Are we born poets?

When children start talking they generally begin with sounds, then words, then phrases. Slowly building up to the mighty sentence. Often when they start, the words they attempt are mere representations of themselves and I am sure that parents, aunts, uncles, older siblings and grandparents amongst us can remember funny or unusual attempts at language that smaller people around them have made. 

Were it not for gestures and a particular pair of socks it would have taken us much longer to decipher that the word ‘Zu-Zu-Zaw’ in our two year old’s newly forming repertoire was in fact the embryonic stages of what would later grow and become, ‘Dinosaur’. 

As teachers, my husband and I are great champions of learning and the power of communication. Indeed we both delighted when our son was able to say the word Dinosaur and share with us what he wanted us to know. 

Yet Zu-Zu-Zaw sounds like a much more interesting prospect for a story or a poem. Where is the Zu-Zu-Zaw now? Banished and replaced with a dictionary approved and widely recognised noun.

I recently read an article about four year old Nadim Shamma-Sourgen whose poetry is being published next year after it was posted on Twitter and caught a net full of hearts and minds. He writes as a child should and can write – with innocence and yet astounding depth of feeling and knowledge, which children acquire so quickly whilst learning about the world around them. 

All children are poets because they do not know of, or care for, literary restraints and linguistic taboos. They are free from the knowledge of a correctly constructed and punctuated sentence. These things are, of course, important in written communication. There is an argument that we must have the ground work in place, the foundations of structured language, which enable us to then start breaking it down, moving it around and playing with its form and tone to create a poem.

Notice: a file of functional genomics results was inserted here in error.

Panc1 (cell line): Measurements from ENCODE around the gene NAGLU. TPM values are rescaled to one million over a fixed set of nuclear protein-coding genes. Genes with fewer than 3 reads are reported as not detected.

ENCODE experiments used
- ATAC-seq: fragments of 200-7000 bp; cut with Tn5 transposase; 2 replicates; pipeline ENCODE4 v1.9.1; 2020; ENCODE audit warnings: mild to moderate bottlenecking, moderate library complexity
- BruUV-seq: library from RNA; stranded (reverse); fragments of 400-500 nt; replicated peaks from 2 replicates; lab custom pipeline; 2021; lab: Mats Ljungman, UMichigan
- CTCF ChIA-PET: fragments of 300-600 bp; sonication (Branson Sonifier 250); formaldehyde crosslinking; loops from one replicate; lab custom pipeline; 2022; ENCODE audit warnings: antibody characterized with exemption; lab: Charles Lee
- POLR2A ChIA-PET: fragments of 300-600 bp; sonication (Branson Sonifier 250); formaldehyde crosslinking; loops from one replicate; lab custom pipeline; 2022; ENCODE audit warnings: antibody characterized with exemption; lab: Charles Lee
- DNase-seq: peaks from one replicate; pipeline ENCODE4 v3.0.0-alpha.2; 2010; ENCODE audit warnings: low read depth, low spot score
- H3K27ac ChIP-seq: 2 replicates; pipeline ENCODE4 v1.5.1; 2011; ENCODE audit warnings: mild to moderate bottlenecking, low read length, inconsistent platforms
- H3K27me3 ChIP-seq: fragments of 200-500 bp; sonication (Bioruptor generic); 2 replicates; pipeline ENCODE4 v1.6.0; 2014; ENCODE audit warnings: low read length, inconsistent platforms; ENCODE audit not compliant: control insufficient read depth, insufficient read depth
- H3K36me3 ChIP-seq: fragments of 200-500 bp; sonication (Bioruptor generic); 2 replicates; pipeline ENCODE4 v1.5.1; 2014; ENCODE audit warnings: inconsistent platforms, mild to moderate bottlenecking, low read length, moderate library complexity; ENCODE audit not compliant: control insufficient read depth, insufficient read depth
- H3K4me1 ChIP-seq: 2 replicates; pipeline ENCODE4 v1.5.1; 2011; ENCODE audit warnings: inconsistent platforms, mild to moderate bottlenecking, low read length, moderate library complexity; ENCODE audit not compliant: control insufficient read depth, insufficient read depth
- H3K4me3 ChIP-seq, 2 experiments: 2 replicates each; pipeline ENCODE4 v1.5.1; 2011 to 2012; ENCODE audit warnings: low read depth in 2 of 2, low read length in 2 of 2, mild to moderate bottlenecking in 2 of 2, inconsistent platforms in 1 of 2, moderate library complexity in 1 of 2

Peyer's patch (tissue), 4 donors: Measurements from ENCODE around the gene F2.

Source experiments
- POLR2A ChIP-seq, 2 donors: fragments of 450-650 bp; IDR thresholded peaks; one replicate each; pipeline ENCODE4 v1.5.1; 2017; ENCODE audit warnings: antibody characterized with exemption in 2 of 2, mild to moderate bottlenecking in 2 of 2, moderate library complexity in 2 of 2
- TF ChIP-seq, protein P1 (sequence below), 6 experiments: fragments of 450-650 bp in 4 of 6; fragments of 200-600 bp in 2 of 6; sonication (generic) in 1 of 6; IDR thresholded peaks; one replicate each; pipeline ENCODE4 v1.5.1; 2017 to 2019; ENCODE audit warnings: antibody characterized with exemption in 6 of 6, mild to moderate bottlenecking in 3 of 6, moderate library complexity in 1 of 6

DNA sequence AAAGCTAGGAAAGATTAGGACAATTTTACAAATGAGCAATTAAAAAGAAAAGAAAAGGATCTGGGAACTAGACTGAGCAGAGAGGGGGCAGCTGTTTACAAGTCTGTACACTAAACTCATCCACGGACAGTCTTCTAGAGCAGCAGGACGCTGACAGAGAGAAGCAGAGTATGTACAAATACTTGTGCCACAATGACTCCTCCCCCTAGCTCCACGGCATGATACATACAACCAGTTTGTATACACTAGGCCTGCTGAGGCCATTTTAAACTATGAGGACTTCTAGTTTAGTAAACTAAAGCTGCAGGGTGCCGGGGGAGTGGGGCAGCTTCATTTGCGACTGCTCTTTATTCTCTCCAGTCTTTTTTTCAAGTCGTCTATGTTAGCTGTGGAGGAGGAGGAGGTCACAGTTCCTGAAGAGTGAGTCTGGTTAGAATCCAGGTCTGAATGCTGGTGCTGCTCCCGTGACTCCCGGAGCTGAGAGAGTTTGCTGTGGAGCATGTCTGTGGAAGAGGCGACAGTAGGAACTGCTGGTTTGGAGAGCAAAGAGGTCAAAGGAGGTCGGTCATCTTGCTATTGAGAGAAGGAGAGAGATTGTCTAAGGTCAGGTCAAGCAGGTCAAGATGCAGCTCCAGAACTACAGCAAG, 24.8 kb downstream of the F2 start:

Yet children learning to speak seem to skip this vital step and speak firstly in poetry. 

The other day our three year old declared he couldn’t get ready for bed. When asked why he announced, “Because I haven’t got a yawn.” Something an adult would never say. What would we say in its place? ‘I’m not tired?’ – It hardly sings as a response does it? Because poetry should sing, it should dance across the page and flow and ebb like music. 

Whether they are possessed with natural talent as singers or not, very little stops children from blasting out a song they like or making up songs to tunelessly repeat. Often the first experience children have of written texts is stories in verse, nursery rhymes or nonsense poems. Is it any surprise then, that with a diet of delights such as Dr Seuss, the confidence of professional singers and the lack of structure in their language, that children are the natural poets of our world?

The greatest children’s poets and writers have the ability to capture the essence of childhood and the voice of a child. They are silly and playful and creative with language and allow themselves to boldly declare they are singers and artists. They throw caution to the proverbial grammatically correct sentence and they let their words dance across the page. Most excitingly, they are not afraid to use words which no-one else knows yet. 

Let the Zu-Zu-Zaw be extinct no-more – it’s time to hear her roar.

Published by Charlie Bown

Children's Author

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